Our lab uses a variety of quantitative and empirical tools to investigate the dynamics of marine populations and communities across a range of spatial and temporal scales.

The overall goal of the lab is to investigate factors affecting the population dynamics of marine fisheries across spatial scales. Consequently we work on topics ranging from small scales, focused on individual behavioral decisions (e.g., predator-prey interactions), to large scales, dealing with the influence of larval dispersal, oceanographic conditions, and fishery management strategies on source-sink dynamics, fishery productivity, and the design of marine protected areas.  In all of our efforts we strive to make our analyses relevant to near-term management needs by focusing on short-term, ‘transient’ population dynamics

Current research topics in our lab include methods to detect short-term changes in the size structure of fish populations due to changes in fishery management, the effects of coastal hypoxia on fishery monitoring and management, the role of nonconsumptive (fear) effects of predators on fishery populations, and the ability of sea turtles to adapt mating systems to a warming climate.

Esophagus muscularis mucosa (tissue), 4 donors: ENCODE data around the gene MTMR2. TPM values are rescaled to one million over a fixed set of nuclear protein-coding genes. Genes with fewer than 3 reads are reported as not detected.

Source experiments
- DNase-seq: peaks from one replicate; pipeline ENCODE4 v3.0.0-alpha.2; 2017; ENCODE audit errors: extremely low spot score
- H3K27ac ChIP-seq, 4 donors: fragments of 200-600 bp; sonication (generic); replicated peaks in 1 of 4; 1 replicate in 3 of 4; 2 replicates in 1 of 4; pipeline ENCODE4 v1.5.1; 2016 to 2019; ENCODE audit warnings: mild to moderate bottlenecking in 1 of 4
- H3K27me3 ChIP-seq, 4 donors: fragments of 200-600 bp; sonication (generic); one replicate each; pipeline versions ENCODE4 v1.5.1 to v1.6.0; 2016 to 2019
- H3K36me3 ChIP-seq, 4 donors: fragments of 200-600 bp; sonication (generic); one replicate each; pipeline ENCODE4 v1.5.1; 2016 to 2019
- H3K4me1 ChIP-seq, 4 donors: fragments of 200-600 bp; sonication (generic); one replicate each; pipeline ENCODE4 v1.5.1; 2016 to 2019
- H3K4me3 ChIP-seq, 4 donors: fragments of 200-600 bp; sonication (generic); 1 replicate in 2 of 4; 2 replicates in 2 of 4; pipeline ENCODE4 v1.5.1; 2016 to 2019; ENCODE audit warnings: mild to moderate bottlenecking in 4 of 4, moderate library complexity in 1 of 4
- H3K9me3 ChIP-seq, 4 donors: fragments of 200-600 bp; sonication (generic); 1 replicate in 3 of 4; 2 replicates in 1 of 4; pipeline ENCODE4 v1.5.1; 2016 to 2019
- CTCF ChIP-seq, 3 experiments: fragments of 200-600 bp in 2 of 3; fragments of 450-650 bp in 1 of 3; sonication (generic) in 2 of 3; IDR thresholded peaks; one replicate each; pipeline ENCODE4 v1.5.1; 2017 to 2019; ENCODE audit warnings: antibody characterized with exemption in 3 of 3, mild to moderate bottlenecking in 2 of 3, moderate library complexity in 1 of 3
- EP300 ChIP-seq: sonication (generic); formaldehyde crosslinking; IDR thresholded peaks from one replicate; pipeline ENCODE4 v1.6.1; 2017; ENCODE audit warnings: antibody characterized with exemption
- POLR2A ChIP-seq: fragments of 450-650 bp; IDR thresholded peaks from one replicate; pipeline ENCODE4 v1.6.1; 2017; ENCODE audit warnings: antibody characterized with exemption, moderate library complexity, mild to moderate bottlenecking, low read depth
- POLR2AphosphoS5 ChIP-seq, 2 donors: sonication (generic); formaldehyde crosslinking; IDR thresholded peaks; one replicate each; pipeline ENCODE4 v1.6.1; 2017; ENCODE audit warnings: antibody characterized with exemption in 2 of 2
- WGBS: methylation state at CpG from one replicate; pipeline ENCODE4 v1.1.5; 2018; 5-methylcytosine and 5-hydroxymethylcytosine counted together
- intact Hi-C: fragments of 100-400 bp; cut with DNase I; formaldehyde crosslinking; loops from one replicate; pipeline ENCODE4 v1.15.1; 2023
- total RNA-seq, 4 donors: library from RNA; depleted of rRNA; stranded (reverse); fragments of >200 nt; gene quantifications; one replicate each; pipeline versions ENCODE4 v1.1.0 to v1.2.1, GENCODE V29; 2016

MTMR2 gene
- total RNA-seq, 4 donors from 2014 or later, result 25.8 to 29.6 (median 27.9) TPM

In all of our work, we acknowledge and are cognizant of the systemic oppression that is present in the world at large and in academia specifically. In our lab, we strive to educate ourselves and reduce barriers for inclusion in our lab and our department. We aim to ‘become comfortable being uncomfortable,’ because that discomfort will push us to do the ongoing work to improve ourselves. As a lab, we have agreed upon a list of actionable items to translate these views to actual change. For more info, see our Diversity Statement.


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